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United States Paper Currency Thread, Whats the difference between Legal Tender Notes and Federal Reverse Notes in Currency Forums; Whats the difference between Legal Tender Notes and Federal Reverse Notes? Sorry, I am not a big currency collector and ...
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    Administrator Jesh's Avatar
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    Whats the difference between Legal Tender Notes and Federal Reverse Notes

    Whats the difference between Legal Tender Notes and Federal Reverse Notes? Sorry, I am not a big currency collector and never really followed it. I like the designs on the currency, that is about it.

    Can someone explain the difference of these two??

  2. #2
    Junior Numismatic raider34's Avatar
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    Quote Originally Posted by Jesh View Post
    Whats the difference between Legal Tender Notes and Federal Reverse Notes? Sorry, I am not a big currency collector and never really followed it. I like the designs on the currency, that is about it.

    Can someone explain the difference of these two??
    The difference? Good old politics and laws .

    Here's from the Treasury Dept: https://ustreas.gov/education/faq/cu...l-tender.shtml

    United States Notes (characterized by a red seal and serial number) were the first national currency, authorized by the Legal Tender Act of 1862 and began circulating during the Civil War. The Treasury Department issued these notes directly into circulation, and they are obligations of the United States Government. The issuance of United States Notes is subject to limitations established by Congress. It established a statutory limitation of $300 million on the amount of United States Notes authorized to be outstanding and in circulation. While this was a significant figure in Civil War days, it is now a very small fraction of the total currency in circulation in the United States.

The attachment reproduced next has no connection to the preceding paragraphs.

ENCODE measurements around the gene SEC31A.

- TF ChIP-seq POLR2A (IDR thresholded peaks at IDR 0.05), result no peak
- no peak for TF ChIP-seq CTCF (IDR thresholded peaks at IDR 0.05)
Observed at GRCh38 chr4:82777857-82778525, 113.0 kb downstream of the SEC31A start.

Both United States Notes and Federal Reserve Notes are parts of our national currency and both are legal tender. They circulate as money in the same way. However, the issuing authority for them comes from different statutes. United States Notes were redeemable in gold until 1933, when the United States abandoned the gold standard. Since then, both currencies have served essentially the same purpose, and have had the same value. Because United States Notes serve no function that is not already adequately served by Federal Reserve Notes, their issuance was discontinued, and none have been placed in to circulation since January 21, 1971.

    The Federal Reserve Act of 1913 authorized the production and circulation of Federal Reserve notes. Although the Bureau of Engraving and Printing (BEP) prints these notes, they move into circulation through the Federal Reserve System. They are obligations of both the Federal Reserve System and the United States Government. On Federal Reserve notes, the seals and serial numbers appear in green.

    United States notes serve no function that is not already adequately served by Federal Reserve notes. As a result, the Treasury Department stopped issuing United States notes, and none have been placed into circulation since January 21, 1971.